The NCAA Tournament to get some major scrutinizing

Bob Huggins of West Virginia and John Calipari of Kentucky headline over a dozen coaches examining the selection of teams, along with the seeding and bracketing process

This might be the most important blog affecting men’s college basketball over this entire summer, again IMHO.

According to an article posted by The Associated Press on June 13, this ad hoc committee was announced by the National Association of Basketball Coaches.  FYI–the NABC usually teams up with the NCAA on key matters affecting the sport.

Over the next several weeks, the selection, seeding and bracketing processes will no doubt get discussed, sliced, diced and who knows what changes could be made–if any at all.

Past NABC committees have worked with the NCAA as rules for student-athletes were adjusted for underclassmen that were declaring for the NBA draft and also to consider the demands placed on athletes’ time.

NABC executive director Jim Haney along with former SEC commissioner Mike Slive will co-chair the committee in Kansas City.  Other notables on the committee include coaches such as Steve Fisher of San Diego State, Mark Few of Gonzaga, and Mark Turgeon of Maryland.  Administrators from the likes of Dan Guerrero and Doug Elgin, along with consultants Dan Davitt and Reggie Minton will be some of the notables attending this meeting.

If I had a say on what changes could be made to the tournament we all love so very much each March, it would be two-fold:

  1. Limit the number of teams seeded 15 and 16 from playing the elite teams.  These games are usually over by the second media time out, that fans are usually forced to change the channel on their cable remote or tap the March Madness app to another game on Westwood One Radio.  I would have them play some teams that are around the 7 to 10 pecking line instead, since usually the schools that ended up on the 10 line are usually the last to get the invites.  Unless the field is expanded to (dare I say, 88 teams or a higher number), the quality of play will get diluted faster than when the first pair of Canadian baseball teams suited up in Montreal in 1969 and snowy Toronto with the Blue Jays maiden voyage in 1977.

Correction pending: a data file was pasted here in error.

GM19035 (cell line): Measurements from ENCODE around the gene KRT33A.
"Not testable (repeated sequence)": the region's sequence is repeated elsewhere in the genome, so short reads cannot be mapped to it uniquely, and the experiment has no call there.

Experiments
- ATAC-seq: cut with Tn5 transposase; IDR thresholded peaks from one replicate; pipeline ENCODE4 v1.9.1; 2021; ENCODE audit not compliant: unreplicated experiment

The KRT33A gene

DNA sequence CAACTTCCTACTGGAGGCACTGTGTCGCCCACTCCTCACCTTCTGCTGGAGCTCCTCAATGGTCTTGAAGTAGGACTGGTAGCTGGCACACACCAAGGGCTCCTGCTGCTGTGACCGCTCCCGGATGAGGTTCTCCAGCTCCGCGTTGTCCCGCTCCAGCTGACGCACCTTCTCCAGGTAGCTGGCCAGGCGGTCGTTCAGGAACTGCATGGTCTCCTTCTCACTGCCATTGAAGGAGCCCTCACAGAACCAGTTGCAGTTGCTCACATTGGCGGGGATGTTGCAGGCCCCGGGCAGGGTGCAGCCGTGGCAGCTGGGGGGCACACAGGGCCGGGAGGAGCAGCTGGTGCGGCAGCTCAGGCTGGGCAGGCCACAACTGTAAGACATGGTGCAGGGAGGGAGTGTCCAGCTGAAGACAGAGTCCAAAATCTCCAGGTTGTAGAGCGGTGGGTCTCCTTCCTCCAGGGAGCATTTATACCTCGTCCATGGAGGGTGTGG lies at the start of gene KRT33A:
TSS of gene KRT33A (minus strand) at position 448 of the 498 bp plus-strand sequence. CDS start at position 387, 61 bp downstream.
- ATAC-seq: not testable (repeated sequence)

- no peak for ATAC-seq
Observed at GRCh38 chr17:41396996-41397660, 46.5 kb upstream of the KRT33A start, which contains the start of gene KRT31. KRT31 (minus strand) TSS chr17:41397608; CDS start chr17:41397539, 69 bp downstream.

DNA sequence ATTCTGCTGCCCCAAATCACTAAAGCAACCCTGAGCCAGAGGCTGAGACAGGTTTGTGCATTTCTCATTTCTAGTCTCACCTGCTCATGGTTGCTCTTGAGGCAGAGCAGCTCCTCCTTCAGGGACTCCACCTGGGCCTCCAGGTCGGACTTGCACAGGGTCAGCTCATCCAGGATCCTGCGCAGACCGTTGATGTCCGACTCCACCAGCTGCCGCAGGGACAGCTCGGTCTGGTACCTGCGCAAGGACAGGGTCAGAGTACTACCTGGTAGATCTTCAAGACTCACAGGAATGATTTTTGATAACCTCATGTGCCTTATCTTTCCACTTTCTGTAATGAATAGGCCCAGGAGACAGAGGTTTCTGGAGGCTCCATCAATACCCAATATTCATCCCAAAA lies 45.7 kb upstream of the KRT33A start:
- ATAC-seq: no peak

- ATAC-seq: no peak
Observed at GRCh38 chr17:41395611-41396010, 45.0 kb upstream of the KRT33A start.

2. Why are there so many late night games in the first two rounds?  The CBS model has worked for many years, but the only reason why I feel the Turner outlets are making the games start later and later–especially during the first weekend in the Second Round is that the West Coast natives and any tourists can get home in time from either relaxing on the beaches or going shopping up and down Rodeo Drive.  Instead, have the later games tip about 45 minutes to an hour earlier–pending if any of the first wave of games end up in overtime.

It will be interesting to see what types of developments emerge from this meeting, and if any immediate impact could be felt for years to come.  Stay tuned.


Welsh-Ryan Arena to undergo serious revnovations

Similiar to in-state rival Illinois, the Evanston based arena will undergo some key changes to bring the school to 21st century standards

We have seen the arrival of the big video boards, ala what you see at Wrigley Field.  According to an article published in the Chicago Tribune on June 14, Teddy Greenstein mentioned that for the first time since 1984 a “complete facility renovation” will take place.  This was due in large part to a whopping $110 million donation from the Ryan family, spearheaded by Pat and Shirley, longstanding Northwestern alums.

About 650 seats (taking the overall capacity from the current 8,117 to around 7,500) will be replaced as the old wooden bleachers will be replaced by more comfortable chairback seats.  And just like what the State Farm Center has in downstate Champaign, along with wider concourses and the introduction of suites.  There will also be a key student cheering section behind both baskets, similar to what we have seen at venerable Hinkle Fieldhouse with Butler over the years.

Renovation to force Wildcats to play elsewhere in Chicagoland area during the 2017-2018 season